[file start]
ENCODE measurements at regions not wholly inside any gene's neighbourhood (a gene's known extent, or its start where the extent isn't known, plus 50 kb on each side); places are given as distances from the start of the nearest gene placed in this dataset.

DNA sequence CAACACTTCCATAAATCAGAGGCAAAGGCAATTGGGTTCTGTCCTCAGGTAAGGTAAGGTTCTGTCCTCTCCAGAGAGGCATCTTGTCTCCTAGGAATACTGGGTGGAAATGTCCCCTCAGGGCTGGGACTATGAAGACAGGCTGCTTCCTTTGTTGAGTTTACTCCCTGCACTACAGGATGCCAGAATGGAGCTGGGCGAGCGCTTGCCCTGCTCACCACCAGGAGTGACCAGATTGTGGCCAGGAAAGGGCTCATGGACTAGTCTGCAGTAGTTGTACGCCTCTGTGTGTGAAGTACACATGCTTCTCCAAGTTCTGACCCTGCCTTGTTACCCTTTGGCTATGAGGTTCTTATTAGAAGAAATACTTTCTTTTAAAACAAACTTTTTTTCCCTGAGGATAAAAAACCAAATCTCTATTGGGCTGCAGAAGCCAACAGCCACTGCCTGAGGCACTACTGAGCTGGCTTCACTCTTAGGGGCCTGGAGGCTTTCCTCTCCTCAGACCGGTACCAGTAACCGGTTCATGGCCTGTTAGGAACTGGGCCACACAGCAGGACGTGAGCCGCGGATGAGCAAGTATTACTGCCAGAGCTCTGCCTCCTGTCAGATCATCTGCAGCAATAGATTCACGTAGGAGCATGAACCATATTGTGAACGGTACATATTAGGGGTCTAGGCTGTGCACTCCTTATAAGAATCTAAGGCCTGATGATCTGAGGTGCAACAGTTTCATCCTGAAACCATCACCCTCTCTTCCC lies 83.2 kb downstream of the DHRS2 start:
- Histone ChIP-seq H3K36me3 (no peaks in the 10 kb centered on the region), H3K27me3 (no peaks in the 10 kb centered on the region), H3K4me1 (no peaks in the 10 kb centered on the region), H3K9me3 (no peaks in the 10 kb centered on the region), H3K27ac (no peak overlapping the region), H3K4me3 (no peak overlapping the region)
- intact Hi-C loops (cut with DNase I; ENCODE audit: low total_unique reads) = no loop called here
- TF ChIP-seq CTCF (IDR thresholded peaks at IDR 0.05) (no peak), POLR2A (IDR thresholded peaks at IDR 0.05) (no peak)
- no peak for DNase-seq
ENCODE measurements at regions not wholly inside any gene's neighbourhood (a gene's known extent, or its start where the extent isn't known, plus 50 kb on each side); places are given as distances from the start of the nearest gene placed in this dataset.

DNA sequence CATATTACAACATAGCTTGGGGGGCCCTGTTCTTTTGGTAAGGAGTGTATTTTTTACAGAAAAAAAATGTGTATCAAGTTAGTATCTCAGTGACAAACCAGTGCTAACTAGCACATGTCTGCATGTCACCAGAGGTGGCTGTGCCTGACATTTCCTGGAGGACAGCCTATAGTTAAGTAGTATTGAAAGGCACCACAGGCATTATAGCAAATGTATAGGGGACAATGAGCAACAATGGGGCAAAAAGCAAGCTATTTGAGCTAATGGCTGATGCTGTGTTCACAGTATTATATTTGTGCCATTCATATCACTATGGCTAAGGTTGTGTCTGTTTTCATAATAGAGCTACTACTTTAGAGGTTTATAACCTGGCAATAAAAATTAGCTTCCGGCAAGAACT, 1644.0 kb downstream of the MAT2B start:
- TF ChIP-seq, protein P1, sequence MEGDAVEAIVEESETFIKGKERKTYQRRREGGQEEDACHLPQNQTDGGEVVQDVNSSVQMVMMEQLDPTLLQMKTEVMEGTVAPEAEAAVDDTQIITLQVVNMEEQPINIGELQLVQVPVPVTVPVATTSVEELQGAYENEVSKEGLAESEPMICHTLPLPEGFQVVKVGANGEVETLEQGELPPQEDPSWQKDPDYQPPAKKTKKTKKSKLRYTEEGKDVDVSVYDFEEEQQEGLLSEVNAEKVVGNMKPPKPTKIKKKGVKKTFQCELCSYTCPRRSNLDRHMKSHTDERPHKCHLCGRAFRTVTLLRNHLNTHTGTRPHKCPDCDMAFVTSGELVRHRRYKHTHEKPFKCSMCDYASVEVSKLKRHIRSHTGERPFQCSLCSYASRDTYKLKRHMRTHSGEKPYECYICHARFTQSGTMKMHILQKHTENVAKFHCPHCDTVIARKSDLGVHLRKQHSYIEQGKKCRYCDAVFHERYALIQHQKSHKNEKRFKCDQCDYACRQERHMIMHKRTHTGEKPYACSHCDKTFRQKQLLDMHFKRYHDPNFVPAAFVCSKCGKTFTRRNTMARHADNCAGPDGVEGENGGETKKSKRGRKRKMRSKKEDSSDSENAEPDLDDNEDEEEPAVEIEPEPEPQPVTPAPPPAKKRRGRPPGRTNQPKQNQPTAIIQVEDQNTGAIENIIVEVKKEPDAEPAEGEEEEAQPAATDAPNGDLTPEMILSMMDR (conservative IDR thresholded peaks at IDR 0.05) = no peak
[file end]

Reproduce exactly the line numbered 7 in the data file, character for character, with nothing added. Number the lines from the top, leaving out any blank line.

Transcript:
ENCODE measurements at regions not wholly inside any gene's neighbourhood (a gene's known extent, or its start where the extent isn't known, plus 50 kb on each side); places are given as distances from the start of the nearest gene placed in this dataset.